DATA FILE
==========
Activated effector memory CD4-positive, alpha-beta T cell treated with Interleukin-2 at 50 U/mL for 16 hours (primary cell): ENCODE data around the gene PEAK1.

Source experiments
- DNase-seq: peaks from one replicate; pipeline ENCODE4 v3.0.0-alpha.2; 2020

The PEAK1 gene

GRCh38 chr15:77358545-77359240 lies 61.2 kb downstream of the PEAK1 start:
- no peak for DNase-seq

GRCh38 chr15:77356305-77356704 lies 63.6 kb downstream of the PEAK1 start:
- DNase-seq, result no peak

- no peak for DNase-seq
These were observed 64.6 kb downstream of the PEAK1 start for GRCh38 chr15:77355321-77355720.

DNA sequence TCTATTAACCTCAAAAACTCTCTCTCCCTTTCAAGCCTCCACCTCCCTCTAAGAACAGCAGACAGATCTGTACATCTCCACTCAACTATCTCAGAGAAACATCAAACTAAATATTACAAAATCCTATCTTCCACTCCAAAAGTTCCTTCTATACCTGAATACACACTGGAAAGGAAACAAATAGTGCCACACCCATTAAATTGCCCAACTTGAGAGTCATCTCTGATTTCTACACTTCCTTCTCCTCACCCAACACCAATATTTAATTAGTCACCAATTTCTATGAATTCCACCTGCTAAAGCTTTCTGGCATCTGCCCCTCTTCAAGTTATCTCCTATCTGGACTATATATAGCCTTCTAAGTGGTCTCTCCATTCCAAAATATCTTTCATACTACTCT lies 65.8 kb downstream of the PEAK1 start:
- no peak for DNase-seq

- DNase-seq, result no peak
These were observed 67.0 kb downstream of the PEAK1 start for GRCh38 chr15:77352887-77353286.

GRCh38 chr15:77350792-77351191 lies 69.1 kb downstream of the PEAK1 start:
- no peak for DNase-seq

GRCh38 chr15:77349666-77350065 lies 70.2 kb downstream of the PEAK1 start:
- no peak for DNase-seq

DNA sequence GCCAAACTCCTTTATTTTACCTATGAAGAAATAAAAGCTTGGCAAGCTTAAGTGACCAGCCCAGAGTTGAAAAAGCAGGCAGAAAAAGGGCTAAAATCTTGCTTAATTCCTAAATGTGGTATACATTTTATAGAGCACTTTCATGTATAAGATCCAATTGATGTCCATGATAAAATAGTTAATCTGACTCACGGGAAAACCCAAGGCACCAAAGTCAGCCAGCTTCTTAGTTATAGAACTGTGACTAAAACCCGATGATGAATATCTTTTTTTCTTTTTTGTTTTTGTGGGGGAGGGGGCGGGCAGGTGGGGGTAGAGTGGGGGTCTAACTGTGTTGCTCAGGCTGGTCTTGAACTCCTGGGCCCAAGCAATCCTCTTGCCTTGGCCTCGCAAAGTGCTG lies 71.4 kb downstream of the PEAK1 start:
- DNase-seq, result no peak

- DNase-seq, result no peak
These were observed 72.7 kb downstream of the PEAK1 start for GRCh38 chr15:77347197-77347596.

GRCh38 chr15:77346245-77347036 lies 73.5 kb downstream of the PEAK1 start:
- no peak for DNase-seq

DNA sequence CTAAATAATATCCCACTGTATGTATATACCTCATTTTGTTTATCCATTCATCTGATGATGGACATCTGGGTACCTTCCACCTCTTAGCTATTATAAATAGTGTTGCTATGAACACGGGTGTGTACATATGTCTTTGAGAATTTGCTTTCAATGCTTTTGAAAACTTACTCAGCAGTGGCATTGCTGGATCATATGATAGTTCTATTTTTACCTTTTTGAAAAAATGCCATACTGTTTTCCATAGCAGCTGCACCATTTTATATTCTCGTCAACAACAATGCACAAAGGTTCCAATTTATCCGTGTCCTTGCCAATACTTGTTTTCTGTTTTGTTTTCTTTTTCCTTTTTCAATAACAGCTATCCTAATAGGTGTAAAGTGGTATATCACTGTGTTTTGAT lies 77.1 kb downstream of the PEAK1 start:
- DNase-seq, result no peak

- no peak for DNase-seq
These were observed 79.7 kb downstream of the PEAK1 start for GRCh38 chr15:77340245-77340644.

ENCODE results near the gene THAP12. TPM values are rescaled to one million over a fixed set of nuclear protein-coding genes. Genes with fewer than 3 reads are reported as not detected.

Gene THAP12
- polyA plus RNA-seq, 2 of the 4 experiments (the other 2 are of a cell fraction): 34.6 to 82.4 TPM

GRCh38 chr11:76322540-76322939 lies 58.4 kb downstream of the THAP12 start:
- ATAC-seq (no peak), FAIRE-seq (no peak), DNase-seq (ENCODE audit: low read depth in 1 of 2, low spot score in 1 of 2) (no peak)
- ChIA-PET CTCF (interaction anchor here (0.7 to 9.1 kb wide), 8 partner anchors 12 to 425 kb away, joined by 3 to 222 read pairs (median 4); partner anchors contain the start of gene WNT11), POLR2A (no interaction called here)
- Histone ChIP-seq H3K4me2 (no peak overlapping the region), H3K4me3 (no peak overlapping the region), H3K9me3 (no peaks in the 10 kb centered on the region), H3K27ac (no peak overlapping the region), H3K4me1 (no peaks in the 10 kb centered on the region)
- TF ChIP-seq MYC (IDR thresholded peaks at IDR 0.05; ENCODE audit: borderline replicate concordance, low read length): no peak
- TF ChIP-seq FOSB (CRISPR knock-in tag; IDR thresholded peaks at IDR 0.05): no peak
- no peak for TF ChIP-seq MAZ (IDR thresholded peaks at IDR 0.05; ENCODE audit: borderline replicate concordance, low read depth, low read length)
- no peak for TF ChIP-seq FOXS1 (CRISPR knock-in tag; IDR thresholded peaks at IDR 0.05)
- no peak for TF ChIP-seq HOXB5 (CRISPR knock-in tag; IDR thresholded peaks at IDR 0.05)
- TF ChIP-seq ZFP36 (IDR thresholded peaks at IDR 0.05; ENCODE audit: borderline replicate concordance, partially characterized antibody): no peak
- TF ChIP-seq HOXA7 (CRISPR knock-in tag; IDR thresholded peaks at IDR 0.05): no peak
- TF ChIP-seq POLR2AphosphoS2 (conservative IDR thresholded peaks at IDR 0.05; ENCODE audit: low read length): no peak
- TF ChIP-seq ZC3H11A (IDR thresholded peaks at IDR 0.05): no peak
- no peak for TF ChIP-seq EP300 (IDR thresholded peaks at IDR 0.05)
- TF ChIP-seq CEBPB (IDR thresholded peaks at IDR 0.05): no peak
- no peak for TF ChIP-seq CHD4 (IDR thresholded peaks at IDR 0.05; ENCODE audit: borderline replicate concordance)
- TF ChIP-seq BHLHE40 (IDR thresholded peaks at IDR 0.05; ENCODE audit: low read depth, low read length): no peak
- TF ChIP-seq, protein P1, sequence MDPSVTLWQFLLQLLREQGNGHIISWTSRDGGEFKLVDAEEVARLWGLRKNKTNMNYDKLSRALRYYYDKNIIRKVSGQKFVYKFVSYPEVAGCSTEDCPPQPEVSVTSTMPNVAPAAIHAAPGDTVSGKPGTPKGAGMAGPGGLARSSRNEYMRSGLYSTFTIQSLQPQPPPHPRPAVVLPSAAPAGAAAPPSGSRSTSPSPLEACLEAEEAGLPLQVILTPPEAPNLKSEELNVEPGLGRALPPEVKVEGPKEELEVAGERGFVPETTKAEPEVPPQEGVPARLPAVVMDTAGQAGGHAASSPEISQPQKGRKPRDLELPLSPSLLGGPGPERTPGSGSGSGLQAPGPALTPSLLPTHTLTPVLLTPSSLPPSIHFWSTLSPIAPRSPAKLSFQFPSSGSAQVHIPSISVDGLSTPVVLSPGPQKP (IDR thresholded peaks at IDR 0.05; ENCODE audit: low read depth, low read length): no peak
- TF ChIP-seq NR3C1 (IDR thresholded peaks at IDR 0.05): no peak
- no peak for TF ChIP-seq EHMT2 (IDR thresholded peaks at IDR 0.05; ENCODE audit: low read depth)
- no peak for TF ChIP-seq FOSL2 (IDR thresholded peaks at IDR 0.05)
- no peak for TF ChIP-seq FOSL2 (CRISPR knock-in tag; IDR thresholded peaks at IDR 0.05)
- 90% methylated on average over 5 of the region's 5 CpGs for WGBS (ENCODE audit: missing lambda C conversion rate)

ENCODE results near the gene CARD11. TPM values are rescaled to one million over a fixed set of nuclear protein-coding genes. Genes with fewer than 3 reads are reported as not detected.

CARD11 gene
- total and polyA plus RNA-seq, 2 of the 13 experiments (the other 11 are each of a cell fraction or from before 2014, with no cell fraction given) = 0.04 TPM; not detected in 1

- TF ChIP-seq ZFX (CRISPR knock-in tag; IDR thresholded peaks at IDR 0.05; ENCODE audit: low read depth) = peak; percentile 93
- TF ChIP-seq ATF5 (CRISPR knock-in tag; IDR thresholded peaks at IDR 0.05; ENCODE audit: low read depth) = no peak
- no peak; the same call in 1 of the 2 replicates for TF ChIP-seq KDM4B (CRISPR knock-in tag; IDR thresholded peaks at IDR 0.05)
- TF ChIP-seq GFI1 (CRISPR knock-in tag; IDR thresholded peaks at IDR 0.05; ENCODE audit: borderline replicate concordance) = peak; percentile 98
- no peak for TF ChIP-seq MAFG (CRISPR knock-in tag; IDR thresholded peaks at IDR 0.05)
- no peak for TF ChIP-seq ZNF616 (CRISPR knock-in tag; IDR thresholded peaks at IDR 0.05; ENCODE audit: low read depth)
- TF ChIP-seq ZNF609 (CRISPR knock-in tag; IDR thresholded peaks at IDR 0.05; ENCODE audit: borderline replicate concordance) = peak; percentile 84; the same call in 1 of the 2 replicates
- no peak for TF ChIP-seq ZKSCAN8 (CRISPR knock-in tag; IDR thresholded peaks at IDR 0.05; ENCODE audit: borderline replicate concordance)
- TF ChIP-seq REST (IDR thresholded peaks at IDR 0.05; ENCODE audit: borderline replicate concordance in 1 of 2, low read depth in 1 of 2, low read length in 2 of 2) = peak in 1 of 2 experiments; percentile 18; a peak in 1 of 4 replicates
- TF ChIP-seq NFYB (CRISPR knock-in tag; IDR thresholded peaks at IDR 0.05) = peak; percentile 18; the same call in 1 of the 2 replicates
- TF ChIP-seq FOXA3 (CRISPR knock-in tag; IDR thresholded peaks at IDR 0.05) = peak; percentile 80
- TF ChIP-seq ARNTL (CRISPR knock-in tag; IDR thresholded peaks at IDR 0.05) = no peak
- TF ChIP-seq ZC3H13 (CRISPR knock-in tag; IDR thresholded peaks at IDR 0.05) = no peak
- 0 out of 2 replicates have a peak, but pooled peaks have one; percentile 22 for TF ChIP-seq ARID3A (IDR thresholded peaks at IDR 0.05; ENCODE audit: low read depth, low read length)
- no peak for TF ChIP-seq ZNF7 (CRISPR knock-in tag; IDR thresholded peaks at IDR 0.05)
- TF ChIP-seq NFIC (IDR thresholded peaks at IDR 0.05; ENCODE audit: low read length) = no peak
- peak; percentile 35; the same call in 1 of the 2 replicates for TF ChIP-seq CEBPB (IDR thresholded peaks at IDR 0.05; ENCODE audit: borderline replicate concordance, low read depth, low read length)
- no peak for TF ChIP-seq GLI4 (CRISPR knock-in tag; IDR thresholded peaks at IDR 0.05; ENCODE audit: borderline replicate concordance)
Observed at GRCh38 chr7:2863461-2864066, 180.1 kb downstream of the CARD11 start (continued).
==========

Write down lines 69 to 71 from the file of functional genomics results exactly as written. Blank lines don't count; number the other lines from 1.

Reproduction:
- TF ChIP-seq ARNTL (CRISPR knock-in tag; IDR thresholded peaks at IDR 0.05) = no peak
- TF ChIP-seq ZC3H13 (CRISPR knock-in tag; IDR thresholded peaks at IDR 0.05) = no peak
- 0 out of 2 replicates have a peak, but pooled peaks have one; percentile 22 for TF ChIP-seq ARID3A (IDR thresholded peaks at IDR 0.05; ENCODE audit: low read depth, low read length)